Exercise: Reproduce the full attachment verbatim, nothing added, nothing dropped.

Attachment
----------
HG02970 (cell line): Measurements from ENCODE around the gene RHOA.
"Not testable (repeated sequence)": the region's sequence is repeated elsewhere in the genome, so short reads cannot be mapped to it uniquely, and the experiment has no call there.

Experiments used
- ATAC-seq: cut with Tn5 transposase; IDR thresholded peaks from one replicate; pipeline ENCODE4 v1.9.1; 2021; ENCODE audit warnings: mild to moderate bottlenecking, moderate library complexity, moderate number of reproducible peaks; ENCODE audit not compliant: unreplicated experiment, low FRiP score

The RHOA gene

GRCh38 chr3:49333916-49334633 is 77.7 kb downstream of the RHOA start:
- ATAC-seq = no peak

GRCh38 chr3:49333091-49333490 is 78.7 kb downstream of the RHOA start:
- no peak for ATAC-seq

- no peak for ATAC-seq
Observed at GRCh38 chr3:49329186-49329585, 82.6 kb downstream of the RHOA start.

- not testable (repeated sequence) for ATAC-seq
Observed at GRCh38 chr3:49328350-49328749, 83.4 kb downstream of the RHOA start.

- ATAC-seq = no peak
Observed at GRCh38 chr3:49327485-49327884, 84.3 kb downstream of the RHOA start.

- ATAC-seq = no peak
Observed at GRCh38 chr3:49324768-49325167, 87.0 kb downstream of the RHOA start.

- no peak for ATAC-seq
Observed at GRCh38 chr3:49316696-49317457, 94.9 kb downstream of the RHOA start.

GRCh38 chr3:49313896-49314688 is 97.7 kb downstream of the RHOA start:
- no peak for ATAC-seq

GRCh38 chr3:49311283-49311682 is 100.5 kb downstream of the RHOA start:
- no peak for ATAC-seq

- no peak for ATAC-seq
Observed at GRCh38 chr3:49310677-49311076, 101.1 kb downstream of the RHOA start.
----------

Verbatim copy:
HG02970 (cell line): Measurements from ENCODE around the gene RHOA.
"Not testable (repeated sequence)": the region's sequence is repeated elsewhere in the genome, so short reads cannot be mapped to it uniquely, and the experiment has no call there.

Experiments used
- ATAC-seq: cut with Tn5 transposase; IDR thresholded peaks from one replicate; pipeline ENCODE4 v1.9.1; 2021; ENCODE audit warnings: mild to moderate bottlenecking, moderate library complexity, moderate number of reproducible peaks; ENCODE audit not compliant: unreplicated experiment, low FRiP score

The RHOA gene

GRCh38 chr3:49333916-49334633 is 77.7 kb downstream of the RHOA start:
- ATAC-seq = no peak

GRCh38 chr3:49333091-49333490 is 78.7 kb downstream of the RHOA start:
- no peak for ATAC-seq

- no peak for ATAC-seq
Observed at GRCh38 chr3:49329186-49329585, 82.6 kb downstream of the RHOA start.

- not testable (repeated sequence) for ATAC-seq
Observed at GRCh38 chr3:49328350-49328749, 83.4 kb downstream of the RHOA start.

- ATAC-seq = no peak
Observed at GRCh38 chr3:49327485-49327884, 84.3 kb downstream of the RHOA start.

- ATAC-seq = no peak
Observed at GRCh38 chr3:49324768-49325167, 87.0 kb downstream of the RHOA start.

- no peak for ATAC-seq
Observed at GRCh38 chr3:49316696-49317457, 94.9 kb downstream of the RHOA start.

GRCh38 chr3:49313896-49314688 is 97.7 kb downstream of the RHOA start:
- no peak for ATAC-seq

GRCh38 chr3:49311283-49311682 is 100.5 kb downstream of the RHOA start:
- no peak for ATAC-seq

- no peak for ATAC-seq
Observed at GRCh38 chr3:49310677-49311076, 101.1 kb downstream of the RHOA start.